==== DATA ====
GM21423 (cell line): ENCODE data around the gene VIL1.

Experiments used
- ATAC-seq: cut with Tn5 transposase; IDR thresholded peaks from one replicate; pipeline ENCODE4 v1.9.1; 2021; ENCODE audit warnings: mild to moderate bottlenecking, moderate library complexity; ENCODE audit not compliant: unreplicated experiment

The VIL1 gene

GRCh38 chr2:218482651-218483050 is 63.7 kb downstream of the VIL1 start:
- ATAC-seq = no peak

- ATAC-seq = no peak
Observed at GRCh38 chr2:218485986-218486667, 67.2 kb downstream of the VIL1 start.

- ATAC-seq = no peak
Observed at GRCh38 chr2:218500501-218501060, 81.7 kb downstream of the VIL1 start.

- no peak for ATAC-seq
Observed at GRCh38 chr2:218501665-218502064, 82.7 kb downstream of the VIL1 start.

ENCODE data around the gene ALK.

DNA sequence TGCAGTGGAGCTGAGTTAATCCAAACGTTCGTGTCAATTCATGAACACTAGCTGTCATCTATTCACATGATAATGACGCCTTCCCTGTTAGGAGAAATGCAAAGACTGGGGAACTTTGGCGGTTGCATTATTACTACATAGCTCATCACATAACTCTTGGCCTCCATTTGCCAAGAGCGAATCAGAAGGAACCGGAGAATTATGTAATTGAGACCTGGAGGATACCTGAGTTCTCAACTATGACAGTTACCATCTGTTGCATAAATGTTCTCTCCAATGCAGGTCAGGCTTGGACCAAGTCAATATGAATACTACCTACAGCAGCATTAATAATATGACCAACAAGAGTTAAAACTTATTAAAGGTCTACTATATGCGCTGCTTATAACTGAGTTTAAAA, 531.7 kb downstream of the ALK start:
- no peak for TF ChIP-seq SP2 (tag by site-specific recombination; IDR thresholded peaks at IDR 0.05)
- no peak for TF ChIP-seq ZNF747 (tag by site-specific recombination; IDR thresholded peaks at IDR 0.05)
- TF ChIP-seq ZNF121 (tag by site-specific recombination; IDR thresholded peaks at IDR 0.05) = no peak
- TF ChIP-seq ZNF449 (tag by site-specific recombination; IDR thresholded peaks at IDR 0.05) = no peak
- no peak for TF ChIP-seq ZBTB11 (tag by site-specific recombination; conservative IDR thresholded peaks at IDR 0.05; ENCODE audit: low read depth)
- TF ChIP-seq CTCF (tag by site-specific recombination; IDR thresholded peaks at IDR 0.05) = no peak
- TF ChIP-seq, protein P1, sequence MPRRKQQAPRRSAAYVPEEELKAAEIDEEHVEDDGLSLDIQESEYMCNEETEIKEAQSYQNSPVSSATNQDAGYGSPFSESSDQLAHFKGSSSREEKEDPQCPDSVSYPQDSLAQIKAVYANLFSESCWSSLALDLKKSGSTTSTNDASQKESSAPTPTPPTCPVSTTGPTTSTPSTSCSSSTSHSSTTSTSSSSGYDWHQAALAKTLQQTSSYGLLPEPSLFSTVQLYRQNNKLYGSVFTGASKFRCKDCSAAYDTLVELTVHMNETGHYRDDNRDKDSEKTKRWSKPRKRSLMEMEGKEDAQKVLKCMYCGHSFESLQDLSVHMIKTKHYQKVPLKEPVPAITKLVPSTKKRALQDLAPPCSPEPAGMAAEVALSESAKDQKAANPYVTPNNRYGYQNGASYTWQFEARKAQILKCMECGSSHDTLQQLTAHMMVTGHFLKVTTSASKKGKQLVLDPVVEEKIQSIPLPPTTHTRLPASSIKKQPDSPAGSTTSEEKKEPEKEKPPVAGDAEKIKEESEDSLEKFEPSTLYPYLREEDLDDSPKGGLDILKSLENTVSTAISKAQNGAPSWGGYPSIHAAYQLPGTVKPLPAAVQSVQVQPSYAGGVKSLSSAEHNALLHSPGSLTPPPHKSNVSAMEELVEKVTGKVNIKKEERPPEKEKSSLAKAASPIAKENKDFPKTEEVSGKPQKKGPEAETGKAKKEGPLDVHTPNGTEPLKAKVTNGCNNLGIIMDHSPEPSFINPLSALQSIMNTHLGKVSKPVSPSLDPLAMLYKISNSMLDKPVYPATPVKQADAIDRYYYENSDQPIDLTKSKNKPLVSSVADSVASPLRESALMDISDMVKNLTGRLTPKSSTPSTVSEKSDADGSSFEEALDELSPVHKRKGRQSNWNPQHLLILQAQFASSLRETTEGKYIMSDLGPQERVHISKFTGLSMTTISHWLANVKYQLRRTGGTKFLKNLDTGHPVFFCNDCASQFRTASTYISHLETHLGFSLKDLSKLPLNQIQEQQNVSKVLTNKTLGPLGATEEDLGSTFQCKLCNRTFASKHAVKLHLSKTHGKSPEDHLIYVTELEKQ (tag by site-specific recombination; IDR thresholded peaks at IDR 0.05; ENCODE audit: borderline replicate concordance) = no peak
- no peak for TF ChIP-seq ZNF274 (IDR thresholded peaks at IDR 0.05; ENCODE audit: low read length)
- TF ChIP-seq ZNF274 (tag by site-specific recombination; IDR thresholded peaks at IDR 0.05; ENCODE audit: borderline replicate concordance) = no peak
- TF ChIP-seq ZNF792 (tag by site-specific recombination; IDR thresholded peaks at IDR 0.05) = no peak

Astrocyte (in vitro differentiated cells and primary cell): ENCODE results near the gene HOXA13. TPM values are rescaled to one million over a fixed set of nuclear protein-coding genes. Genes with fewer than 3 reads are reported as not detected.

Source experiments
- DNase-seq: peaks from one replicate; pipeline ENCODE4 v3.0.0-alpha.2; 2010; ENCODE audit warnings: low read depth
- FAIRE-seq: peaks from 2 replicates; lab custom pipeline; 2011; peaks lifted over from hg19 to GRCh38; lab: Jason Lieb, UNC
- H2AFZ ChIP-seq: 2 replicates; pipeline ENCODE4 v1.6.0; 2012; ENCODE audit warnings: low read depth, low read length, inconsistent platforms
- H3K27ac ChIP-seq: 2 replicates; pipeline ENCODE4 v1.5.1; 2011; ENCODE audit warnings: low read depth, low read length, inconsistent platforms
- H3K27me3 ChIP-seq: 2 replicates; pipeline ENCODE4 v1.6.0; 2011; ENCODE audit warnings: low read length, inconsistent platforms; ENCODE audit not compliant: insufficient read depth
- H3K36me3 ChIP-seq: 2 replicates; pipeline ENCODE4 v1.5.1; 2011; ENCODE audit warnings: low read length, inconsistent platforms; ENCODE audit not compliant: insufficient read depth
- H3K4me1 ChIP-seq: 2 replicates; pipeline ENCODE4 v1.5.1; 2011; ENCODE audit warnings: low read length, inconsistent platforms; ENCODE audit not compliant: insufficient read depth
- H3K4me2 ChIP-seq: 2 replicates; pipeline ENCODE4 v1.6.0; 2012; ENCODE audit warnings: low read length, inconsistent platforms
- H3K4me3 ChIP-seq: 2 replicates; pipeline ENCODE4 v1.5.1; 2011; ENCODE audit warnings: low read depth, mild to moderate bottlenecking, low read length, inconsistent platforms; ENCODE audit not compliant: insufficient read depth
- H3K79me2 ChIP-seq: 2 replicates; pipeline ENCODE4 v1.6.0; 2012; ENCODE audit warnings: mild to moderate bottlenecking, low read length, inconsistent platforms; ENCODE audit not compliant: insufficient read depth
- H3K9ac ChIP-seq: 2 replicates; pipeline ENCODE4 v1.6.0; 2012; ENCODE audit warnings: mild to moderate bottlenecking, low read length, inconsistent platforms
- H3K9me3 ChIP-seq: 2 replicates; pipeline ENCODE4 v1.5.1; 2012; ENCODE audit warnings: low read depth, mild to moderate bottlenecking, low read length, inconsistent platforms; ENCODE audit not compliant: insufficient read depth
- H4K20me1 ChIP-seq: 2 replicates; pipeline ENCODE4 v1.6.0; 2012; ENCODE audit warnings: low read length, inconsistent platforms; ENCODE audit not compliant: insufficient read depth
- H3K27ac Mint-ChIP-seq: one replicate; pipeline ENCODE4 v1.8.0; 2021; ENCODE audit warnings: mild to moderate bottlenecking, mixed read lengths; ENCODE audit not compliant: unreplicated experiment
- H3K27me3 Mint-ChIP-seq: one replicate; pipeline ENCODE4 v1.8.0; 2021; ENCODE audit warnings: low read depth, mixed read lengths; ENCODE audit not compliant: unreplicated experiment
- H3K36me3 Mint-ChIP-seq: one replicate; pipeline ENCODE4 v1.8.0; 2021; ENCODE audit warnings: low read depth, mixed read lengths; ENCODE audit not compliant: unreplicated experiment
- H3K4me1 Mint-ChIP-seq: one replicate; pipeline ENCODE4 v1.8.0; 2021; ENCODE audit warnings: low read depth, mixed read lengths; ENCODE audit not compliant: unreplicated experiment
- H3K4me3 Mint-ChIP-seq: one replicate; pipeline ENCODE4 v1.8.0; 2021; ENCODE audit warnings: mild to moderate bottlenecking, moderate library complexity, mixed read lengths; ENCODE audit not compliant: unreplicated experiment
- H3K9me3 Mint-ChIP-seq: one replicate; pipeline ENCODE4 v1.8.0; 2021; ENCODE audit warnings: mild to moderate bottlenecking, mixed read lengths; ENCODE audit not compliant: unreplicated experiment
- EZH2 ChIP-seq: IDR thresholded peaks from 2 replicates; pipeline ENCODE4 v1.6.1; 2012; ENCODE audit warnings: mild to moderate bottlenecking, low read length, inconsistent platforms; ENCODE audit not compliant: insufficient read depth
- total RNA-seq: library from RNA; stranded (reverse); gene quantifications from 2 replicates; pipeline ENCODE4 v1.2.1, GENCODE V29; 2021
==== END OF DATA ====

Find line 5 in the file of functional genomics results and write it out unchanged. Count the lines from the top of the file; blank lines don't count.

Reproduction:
GRCh38 chr2:218482651-218483050 is 63.7 kb downstream of the VIL1 start: